New York City Mayor Bill de Blasio plans to visit a pair of early voting states ahead of an expected entry into the crowded 2020 Democratic presidential race.
De Blasio is scheduled to appear Thursday on ABC's "Good Morning America." A spokeswoman says he will travel to Iowa later in the day and will hold events in that state Friday and in South Carolina on Saturday.
The spokeswoman, Olivia Lapeyrolerie, declined to confirm that de Blasio is entering the race. But the mayor has been saying publicly for months that he's considering a run and has said that he will announce his decision this week.
He made several previous campaign-style trips to states expected to play a role in the Democratic nominating process.
So far, his potential candidacy has generated little enthusiasm from hometown constituents. A recent Quinnipiac University poll found 76% of New York City voters said they believed de Blasio shouldn't run.
Newspapers have poked fun at de Blasio's presidential ambitions, noting that while he won two mayoral elections by large margins and can cite real achievements, including expanding free public prekindergarten citywide, he's also developed a reputation for political bumbling.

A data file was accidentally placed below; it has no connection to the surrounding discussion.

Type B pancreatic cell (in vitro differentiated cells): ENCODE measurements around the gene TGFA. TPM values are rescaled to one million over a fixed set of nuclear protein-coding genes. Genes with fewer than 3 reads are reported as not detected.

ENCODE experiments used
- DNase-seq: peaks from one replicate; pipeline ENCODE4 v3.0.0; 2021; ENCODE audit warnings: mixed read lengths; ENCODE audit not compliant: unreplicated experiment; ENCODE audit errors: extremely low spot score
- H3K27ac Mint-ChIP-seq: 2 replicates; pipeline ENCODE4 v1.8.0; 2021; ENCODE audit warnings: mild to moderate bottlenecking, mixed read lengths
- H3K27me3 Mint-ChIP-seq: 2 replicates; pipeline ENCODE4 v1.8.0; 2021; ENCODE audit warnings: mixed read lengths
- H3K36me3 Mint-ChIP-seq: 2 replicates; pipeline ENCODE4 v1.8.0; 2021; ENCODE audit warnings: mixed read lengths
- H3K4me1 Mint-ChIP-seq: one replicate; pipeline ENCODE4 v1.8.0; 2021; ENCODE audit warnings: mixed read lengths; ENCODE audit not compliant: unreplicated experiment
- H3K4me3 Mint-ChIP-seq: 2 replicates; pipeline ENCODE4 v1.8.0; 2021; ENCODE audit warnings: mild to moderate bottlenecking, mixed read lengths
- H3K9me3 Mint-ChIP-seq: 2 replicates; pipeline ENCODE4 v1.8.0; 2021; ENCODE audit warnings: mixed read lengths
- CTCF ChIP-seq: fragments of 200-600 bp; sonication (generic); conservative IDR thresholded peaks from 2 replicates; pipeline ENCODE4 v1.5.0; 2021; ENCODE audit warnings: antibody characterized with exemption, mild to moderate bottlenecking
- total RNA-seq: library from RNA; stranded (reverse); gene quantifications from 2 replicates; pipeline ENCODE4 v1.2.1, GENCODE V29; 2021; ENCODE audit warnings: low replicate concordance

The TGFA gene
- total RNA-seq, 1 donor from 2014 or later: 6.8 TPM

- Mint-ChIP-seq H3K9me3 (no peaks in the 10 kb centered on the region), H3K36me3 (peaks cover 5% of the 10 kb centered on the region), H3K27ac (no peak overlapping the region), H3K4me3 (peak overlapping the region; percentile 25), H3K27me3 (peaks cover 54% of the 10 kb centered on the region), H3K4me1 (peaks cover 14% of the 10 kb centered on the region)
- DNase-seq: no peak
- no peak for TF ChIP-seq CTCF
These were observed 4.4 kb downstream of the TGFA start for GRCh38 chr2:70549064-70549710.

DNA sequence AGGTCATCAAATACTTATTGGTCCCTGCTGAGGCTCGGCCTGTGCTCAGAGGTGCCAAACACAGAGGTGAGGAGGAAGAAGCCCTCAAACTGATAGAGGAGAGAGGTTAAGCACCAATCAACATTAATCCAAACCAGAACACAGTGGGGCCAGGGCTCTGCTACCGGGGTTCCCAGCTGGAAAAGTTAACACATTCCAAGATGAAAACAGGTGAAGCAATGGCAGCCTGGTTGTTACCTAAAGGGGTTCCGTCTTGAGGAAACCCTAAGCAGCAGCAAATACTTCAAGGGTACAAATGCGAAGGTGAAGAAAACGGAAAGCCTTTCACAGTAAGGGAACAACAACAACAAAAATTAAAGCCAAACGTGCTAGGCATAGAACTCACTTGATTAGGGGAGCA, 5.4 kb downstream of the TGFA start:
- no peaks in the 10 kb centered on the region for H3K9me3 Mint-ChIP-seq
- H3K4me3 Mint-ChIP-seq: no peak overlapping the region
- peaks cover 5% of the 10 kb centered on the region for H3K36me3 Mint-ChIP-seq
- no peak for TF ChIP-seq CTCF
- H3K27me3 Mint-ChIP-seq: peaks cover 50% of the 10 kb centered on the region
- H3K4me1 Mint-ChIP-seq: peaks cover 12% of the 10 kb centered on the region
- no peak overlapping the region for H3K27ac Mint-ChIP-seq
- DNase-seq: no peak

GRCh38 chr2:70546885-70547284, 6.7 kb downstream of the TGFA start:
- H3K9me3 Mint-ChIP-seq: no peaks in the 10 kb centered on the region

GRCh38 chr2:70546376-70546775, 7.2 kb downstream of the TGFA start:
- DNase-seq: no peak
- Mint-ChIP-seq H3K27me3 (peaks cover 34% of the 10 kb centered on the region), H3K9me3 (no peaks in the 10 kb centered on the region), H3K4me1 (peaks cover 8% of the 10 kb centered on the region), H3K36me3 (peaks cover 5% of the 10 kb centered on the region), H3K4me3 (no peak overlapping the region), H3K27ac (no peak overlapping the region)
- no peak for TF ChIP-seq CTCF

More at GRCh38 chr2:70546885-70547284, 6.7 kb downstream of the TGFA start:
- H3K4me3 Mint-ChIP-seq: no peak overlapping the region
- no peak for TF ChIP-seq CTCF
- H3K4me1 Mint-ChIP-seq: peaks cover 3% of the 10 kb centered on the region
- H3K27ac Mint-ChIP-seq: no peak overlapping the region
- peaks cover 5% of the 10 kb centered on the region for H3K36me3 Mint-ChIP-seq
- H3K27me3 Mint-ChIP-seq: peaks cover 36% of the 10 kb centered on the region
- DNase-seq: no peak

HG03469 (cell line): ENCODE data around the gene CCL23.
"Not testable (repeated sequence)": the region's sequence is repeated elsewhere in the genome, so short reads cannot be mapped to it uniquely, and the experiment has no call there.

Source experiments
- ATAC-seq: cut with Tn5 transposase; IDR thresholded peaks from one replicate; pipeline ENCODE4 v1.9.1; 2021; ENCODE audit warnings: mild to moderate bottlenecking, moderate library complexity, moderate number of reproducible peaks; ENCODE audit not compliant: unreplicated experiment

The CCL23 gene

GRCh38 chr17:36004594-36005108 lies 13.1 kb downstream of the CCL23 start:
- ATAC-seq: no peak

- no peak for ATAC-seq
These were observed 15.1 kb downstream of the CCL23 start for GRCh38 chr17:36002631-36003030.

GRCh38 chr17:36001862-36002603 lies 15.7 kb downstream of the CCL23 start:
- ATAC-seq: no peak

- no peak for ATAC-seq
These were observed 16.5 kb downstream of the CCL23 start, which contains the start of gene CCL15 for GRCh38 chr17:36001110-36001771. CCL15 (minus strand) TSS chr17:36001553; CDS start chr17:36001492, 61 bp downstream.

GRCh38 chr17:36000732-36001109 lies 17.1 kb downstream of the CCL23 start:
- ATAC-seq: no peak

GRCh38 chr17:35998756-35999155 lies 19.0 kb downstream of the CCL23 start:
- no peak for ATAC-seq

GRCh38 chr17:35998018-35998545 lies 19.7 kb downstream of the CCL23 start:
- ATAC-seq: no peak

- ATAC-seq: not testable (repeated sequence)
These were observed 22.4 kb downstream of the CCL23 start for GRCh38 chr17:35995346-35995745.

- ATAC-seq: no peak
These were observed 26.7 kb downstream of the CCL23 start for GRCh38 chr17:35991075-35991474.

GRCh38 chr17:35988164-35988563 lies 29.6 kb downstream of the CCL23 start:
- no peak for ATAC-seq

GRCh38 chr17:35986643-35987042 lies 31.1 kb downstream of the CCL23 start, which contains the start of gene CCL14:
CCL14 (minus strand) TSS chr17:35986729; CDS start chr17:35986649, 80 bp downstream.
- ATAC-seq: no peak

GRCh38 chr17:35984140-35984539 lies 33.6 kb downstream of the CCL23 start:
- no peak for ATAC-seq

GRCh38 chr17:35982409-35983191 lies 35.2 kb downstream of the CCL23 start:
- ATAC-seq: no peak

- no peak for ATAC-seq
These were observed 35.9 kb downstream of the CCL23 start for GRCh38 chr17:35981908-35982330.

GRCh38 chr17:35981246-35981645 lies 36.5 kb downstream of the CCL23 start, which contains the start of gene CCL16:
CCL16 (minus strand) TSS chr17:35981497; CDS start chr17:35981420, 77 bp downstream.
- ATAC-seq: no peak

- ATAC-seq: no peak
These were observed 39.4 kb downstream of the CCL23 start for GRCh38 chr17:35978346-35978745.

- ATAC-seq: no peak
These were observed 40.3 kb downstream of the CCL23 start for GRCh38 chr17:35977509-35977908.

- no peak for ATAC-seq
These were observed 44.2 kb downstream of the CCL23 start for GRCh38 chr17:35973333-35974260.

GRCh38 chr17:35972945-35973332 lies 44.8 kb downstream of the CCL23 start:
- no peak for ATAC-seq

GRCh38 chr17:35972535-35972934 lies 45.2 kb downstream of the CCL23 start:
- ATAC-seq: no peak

De Blasio has remained undaunted by the obstacles and said he believes he has a message that can resonate with Americans.
On Monday, de Blasio seemed to be laying the groundwork for an announcement by holding a news conference in the lobby of Trump Tower to blame the skyscraper for contributing to air pollution.
But the attention-grabbing location also drew supporters of President Donald Trump who jeered and heckled the mayor as he hollered to make himself heard. Afterward, de Blasio exchanged insults on Twitter with the president's son Eric Trump, who called the news conference "childish."
By joining the race, de Blasio could hope to claim a role on the national stage that has eluded him as mayor.
When he took office in 2014, de Blasio seemed briefly poised to become a leading voice for an emerging left wing of the Democratic Party.
But liberal enthusiasm faded over his first term, partly because of political missteps at home and the emergence of bigger names elsewhere. He could face obstacles trying to distinguish himself in a crowded field.